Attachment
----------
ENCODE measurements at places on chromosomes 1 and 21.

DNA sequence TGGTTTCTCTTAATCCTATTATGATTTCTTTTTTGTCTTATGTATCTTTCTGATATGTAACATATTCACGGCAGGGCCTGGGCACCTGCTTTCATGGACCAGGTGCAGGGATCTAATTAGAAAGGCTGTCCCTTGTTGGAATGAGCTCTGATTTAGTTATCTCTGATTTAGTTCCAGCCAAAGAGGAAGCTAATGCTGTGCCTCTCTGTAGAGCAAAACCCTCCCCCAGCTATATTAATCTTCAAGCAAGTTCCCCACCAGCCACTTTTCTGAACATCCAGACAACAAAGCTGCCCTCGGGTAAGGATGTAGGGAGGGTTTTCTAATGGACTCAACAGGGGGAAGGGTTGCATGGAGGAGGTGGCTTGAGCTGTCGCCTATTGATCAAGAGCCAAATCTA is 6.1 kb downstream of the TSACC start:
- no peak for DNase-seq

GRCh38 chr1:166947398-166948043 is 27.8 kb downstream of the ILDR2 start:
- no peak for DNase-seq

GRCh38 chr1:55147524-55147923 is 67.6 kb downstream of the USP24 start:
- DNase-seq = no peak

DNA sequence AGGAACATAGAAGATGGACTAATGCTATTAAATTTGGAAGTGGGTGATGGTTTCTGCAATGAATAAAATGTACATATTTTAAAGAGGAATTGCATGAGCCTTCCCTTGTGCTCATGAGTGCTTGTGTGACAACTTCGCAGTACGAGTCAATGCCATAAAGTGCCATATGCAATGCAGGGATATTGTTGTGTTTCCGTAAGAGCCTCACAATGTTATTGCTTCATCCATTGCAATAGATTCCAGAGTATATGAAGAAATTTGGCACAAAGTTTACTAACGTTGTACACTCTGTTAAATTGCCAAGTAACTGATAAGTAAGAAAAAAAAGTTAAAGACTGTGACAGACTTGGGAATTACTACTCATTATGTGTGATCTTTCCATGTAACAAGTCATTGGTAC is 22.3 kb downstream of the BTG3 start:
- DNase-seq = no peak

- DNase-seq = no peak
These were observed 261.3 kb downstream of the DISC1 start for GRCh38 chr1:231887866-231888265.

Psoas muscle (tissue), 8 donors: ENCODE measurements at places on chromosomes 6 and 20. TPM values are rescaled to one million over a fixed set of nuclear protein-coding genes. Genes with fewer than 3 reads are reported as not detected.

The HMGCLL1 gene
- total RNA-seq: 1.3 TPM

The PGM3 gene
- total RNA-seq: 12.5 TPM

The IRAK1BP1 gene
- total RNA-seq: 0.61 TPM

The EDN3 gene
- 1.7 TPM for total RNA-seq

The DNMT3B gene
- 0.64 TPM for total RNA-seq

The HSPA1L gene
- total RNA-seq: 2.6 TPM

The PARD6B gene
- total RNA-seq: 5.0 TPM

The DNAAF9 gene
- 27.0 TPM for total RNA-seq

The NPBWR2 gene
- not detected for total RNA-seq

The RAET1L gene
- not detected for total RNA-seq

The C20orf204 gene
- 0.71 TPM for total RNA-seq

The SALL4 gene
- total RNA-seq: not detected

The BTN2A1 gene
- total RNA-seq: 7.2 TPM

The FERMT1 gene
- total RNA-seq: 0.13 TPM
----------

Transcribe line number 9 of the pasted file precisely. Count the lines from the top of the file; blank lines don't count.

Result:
- DNase-seq = no peak